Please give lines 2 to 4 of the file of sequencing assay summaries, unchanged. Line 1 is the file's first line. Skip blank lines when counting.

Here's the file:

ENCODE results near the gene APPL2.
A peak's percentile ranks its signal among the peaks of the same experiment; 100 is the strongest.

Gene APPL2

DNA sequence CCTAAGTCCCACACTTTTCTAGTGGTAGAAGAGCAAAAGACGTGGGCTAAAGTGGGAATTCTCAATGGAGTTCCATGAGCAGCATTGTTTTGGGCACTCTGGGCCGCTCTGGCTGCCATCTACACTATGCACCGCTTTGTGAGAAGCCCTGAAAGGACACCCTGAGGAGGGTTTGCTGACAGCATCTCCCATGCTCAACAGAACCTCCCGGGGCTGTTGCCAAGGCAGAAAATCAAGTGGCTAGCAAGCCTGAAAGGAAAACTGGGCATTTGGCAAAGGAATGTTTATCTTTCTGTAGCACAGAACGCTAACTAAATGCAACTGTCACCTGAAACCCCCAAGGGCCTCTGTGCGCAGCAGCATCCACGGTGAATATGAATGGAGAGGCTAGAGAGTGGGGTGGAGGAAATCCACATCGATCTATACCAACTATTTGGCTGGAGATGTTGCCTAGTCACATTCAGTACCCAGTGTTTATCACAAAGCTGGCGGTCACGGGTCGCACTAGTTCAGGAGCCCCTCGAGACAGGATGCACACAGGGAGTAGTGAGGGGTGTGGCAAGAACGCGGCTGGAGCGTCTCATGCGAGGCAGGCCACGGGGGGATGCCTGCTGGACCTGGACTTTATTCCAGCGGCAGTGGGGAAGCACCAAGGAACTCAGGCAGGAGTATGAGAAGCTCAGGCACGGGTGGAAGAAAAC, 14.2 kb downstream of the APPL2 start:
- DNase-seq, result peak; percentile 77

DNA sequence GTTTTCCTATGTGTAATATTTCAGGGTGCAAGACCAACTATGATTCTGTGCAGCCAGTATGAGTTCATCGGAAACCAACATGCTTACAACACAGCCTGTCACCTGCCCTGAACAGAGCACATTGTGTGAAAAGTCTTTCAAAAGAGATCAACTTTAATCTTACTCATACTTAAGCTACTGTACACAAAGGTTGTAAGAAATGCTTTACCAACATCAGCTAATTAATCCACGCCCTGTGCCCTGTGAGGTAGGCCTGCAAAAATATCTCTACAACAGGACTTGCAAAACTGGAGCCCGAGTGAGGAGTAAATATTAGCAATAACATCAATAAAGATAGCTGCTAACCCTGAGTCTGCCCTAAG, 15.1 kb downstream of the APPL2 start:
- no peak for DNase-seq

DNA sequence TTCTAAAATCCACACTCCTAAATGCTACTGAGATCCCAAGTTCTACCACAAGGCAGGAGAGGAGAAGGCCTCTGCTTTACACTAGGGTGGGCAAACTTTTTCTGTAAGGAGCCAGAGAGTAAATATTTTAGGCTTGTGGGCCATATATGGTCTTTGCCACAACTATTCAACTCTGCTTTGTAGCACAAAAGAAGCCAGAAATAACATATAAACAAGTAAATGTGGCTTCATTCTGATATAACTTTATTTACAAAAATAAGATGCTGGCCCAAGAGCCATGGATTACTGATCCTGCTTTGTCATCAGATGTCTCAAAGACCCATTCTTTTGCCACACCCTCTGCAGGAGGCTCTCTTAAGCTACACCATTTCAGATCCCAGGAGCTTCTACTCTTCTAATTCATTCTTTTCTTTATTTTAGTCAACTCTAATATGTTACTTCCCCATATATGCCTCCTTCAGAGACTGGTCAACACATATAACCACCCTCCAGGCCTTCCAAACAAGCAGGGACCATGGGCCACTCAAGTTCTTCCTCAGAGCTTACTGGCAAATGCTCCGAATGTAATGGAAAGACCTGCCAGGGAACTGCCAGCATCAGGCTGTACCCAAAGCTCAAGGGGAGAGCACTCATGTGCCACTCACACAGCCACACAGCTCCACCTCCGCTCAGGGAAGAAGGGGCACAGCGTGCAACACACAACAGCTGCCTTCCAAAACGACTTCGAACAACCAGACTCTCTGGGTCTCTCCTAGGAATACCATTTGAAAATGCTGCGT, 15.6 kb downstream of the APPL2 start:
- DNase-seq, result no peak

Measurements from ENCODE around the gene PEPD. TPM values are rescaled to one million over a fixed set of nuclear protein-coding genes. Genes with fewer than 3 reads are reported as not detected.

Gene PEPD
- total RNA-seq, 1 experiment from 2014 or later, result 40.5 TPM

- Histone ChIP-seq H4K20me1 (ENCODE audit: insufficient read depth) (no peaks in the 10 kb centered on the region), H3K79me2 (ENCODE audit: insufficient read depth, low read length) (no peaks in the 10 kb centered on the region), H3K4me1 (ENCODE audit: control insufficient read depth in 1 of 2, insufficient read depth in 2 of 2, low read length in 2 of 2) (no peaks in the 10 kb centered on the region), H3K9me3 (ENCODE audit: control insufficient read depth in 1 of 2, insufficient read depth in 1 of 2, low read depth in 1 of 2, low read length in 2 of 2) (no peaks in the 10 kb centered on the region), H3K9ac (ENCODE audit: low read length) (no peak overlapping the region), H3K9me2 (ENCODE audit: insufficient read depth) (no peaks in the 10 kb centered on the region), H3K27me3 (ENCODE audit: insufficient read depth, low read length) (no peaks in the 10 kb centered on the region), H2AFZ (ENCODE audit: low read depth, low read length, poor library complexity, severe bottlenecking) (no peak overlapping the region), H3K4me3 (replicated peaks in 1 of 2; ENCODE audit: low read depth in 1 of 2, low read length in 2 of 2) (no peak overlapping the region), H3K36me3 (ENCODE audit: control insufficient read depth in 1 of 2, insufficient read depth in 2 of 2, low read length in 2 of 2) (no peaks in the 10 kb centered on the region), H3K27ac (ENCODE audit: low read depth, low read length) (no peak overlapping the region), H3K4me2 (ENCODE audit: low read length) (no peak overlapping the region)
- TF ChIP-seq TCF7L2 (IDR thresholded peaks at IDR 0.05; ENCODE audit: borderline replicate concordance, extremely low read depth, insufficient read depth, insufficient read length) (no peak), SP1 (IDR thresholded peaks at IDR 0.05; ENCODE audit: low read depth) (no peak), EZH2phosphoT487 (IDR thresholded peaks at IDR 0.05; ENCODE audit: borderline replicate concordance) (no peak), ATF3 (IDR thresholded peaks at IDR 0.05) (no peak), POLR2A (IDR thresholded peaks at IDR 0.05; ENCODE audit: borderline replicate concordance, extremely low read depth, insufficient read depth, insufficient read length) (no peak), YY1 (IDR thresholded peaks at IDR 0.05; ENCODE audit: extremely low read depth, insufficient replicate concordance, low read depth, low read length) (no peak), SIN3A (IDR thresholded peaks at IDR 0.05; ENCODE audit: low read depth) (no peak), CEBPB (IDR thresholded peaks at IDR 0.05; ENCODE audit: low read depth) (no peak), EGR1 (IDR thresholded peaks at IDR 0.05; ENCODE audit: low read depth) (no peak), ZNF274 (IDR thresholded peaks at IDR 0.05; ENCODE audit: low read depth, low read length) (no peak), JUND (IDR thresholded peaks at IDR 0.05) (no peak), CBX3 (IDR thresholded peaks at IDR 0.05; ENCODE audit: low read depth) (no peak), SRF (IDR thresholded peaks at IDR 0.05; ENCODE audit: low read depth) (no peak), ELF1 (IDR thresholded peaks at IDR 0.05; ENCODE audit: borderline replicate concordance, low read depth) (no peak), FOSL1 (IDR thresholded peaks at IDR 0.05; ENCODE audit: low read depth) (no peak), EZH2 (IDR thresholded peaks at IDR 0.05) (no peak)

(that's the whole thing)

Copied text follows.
A peak's percentile ranks its signal among the peaks of the same experiment; 100 is the strongest.

Gene APPL2

DNA sequence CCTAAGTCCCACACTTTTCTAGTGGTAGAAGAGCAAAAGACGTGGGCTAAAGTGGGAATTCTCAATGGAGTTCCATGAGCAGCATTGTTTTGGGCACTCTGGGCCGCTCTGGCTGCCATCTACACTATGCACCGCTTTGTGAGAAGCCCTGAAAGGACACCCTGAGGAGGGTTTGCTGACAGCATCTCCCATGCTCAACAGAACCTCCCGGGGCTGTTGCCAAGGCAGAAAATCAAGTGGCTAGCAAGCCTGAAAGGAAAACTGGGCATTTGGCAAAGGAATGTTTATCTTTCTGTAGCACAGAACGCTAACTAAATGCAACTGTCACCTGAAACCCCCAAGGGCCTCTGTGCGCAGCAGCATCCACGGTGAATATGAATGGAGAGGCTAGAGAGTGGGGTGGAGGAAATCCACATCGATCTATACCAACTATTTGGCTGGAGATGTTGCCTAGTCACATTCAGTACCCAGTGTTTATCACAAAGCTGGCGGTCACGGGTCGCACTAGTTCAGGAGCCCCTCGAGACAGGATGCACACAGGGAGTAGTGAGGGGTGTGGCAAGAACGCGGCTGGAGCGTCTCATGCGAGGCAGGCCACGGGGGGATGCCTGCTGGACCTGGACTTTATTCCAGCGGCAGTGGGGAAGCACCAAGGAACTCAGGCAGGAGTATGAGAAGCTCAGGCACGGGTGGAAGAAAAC, 14.2 kb downstream of the APPL2 start: